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Chef Eneko Atxa on Covid-19 and what’s to come for hospitality

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The Azurmendi chef tells Tina Nielsen about emerging from the pandemic and what this time of crisis can teach hospitality and society

Speaking from Bilbao in the Basque Country in northern Spain, Eneko Atxa talks about reopening his restaurant Azurmendi, which holds three Michelin stars, after almost four months’ closure. “We are fully booked pretty much every day and we are really grateful that clients feel safe coming back to visit us,” he says.

Spain was among the European countries to be hit the hardest by the pandemic and the hospitality sector endured one of the strictest lockdowns before reopening from the beginning of July. As we speak he says, several flare-ups have been observed and some regions have been put on high alert for more cases of Covid-19.

“At the start it seemed like the summer would be more suitable for reopening, but now it is clear that the summer is suitable for enjoyment and enjoyment doesn’t go well with distance,” he reflects.

While his restaurant was shut, during lockdown, he would bring meals for his mother who is vulnerable and who, except for three occasions, he would speak with while she was standing on her balcony. “Like Romeo and Juliet.”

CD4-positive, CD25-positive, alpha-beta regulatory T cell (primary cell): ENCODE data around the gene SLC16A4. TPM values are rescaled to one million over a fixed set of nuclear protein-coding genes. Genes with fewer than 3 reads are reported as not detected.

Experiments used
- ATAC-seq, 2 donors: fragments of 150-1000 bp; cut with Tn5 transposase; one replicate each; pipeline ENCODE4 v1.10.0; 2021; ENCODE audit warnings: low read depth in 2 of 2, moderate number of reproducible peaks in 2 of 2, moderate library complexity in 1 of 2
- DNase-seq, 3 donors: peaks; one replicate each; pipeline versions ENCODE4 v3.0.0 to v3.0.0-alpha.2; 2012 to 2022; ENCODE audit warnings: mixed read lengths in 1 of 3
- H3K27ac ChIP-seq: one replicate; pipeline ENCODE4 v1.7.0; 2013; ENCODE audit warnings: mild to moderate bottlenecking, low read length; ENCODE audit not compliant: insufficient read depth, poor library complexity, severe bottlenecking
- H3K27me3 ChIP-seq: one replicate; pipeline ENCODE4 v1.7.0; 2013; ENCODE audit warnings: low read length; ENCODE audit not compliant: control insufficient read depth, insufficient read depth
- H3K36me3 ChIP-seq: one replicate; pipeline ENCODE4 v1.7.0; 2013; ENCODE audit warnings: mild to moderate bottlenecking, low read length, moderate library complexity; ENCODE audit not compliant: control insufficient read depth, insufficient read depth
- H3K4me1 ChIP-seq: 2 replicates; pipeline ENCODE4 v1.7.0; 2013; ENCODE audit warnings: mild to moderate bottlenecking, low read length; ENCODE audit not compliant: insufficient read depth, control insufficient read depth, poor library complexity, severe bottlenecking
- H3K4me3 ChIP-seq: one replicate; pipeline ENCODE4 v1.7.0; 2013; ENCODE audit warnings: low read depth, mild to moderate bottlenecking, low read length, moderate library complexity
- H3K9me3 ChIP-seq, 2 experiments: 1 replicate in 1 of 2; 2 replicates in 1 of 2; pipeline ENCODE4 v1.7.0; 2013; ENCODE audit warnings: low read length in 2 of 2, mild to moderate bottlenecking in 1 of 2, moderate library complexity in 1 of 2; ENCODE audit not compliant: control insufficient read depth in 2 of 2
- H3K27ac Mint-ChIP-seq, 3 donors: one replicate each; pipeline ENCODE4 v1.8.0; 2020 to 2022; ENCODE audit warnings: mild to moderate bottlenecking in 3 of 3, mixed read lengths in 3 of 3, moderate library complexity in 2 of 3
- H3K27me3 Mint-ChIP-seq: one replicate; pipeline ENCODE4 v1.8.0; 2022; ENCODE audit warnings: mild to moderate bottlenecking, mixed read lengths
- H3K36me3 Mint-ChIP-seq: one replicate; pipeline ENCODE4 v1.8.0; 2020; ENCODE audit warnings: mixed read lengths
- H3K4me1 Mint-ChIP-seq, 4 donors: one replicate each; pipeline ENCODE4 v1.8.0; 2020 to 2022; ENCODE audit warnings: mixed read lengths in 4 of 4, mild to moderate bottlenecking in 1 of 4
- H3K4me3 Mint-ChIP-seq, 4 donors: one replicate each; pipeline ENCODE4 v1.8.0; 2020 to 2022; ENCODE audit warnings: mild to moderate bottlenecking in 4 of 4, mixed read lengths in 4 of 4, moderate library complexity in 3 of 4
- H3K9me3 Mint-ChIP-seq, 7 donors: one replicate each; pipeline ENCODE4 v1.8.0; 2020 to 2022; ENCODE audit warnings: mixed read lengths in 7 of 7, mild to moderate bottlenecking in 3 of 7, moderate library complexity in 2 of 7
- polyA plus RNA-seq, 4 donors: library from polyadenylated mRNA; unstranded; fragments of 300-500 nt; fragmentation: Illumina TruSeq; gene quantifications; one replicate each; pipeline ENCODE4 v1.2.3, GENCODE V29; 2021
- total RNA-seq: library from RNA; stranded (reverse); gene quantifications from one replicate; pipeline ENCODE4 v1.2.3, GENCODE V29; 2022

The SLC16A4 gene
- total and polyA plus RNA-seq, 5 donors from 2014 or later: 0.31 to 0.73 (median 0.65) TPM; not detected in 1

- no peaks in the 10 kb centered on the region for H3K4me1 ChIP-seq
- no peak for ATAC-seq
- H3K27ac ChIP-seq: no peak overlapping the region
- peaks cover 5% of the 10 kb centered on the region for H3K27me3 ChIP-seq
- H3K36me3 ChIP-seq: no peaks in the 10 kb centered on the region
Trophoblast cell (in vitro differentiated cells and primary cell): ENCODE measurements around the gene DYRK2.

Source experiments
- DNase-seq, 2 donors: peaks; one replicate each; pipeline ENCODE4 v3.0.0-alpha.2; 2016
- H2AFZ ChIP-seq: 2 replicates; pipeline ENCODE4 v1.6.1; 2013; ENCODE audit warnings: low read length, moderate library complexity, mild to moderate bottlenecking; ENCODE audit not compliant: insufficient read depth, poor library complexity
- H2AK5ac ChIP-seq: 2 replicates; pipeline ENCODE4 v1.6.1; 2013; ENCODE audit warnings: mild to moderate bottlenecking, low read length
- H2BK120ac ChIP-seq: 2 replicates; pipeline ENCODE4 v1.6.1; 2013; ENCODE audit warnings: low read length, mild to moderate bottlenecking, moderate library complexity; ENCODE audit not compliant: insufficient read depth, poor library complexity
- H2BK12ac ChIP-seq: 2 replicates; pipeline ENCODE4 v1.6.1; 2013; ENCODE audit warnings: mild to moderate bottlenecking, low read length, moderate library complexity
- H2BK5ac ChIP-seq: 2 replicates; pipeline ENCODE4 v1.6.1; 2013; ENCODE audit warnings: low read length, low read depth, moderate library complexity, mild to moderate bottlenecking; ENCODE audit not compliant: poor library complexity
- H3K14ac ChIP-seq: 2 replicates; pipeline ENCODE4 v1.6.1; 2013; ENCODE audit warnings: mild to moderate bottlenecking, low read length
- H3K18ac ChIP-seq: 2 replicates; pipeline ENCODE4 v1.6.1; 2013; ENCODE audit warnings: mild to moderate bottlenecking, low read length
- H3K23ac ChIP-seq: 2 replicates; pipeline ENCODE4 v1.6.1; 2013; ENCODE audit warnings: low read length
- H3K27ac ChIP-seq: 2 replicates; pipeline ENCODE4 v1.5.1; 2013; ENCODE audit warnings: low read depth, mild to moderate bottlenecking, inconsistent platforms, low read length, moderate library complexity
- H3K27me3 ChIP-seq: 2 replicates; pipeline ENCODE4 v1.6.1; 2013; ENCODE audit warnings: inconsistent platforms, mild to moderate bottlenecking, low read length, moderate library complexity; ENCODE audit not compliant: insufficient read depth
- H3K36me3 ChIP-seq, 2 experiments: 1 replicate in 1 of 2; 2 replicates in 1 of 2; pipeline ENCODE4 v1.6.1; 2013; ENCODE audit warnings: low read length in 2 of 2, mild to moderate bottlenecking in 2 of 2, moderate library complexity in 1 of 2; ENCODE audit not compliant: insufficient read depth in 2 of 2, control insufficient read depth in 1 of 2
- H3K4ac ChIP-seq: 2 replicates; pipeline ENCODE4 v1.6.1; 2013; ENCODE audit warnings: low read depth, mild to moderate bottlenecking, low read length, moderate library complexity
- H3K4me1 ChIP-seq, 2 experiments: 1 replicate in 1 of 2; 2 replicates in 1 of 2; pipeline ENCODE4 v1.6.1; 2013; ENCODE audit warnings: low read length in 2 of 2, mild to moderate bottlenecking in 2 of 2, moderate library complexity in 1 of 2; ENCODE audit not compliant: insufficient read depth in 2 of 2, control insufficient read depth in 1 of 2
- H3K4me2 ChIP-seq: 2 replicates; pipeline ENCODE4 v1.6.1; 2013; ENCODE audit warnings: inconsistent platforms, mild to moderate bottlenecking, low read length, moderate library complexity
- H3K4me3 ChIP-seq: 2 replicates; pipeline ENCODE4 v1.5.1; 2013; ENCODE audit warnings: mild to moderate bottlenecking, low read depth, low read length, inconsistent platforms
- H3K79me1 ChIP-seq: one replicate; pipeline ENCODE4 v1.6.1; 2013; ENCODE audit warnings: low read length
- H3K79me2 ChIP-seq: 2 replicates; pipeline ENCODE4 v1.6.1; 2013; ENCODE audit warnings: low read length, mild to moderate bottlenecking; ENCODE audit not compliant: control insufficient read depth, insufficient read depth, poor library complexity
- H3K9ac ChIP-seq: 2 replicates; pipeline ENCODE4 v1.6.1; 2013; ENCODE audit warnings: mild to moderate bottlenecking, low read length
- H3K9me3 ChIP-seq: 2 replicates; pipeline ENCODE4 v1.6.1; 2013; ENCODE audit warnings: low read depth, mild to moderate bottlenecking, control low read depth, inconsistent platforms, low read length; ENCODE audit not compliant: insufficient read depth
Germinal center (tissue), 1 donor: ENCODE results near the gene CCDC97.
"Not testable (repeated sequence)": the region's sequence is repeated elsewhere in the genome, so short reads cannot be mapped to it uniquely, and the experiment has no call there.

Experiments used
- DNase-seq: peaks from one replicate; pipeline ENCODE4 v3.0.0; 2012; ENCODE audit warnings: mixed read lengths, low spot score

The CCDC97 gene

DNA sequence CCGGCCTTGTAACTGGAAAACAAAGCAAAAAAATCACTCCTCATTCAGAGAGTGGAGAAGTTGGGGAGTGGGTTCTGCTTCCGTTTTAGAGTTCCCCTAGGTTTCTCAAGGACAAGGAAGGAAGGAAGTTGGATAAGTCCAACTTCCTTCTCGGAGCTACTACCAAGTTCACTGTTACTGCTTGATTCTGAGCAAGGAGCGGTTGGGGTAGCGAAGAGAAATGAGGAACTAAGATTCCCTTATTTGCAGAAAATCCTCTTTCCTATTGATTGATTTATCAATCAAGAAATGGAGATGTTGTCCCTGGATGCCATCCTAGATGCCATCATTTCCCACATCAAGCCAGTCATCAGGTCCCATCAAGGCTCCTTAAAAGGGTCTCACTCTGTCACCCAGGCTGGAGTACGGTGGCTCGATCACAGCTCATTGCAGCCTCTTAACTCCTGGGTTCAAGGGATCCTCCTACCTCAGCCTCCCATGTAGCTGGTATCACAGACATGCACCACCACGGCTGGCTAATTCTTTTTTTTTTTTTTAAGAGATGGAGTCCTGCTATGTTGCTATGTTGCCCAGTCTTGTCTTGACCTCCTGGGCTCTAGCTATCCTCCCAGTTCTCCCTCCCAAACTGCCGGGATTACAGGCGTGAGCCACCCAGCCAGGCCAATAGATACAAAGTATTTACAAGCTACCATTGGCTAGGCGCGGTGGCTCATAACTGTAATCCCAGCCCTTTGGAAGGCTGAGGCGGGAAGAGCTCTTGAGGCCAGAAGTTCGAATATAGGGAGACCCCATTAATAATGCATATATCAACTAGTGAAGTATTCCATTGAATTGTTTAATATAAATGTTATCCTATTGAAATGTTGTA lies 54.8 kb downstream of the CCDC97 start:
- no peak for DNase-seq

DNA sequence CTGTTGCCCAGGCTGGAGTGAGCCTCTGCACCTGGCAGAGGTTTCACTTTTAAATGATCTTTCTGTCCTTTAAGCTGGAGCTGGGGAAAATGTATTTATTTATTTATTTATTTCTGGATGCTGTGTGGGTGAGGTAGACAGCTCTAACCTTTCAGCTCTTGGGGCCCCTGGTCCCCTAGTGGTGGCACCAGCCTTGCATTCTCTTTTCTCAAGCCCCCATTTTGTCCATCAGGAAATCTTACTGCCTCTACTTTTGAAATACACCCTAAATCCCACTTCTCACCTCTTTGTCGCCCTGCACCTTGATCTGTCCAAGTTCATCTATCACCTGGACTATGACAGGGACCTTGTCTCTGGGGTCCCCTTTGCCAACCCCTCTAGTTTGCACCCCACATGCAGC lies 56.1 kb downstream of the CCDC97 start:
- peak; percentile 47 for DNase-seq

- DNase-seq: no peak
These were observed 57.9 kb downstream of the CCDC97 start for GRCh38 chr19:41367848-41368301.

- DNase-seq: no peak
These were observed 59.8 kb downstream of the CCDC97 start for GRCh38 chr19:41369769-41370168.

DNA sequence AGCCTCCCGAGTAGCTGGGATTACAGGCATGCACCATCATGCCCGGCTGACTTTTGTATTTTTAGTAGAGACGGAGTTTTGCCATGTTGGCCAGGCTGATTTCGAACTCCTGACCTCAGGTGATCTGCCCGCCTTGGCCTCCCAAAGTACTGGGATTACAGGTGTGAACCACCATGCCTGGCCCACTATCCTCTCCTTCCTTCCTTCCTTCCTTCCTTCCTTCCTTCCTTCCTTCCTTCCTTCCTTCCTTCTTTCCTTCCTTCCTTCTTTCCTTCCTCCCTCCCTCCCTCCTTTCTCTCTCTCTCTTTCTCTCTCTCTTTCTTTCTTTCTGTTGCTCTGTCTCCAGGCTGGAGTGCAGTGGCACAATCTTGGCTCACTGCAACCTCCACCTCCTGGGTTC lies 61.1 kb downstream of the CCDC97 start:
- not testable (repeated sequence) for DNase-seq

“We have had to change all our habits – kissing, hugging and standing close to people; all things that are part of who I am,” he says. “It is hard to be patient because it feels like this is stealing a piece of your life, but this is about survival; it is a marathon and we have to stay the course. Sooner or later there will be a vaccine and we can enjoy and recuperate.”

Most important ingredient is safety

While increasing infection numbers mean that parts of the country are in a heightened state of alert, it has had little impact on Atxa and his restaurant a short distance outside Bilbao. He says the response from clients since reopening has been overwhelming.

The dining room, very spacious even for pre-pandemic times when it usually seats 40 people, has been reduced to 25 to 30 guests at any one time and staff are well versed in safety procedures by now. “Right now the most important ingredient is not on the plate,” he says. “The priority is to keep clients safe.”

His other restaurants in Spain – both called Eneko – remain closed. “We thought it would be prudent to reopen little by little as we return to something similar to normality,” he says. Unlike many other operators he decided against starting a delivery service. “I don’t have the expertise or the logistical capacity to deliver to people’s homes here in the Basque Country, but we did start a delivery service in our Tokyo restaurant,” he explains.

This pandemic, he believes, is a crisis that no one was prepared to deal with. “We always heard that something like this could happen, but it’s hard to believe something that sounds like science fiction. No person, no institution or no government was prepared for this,” he says.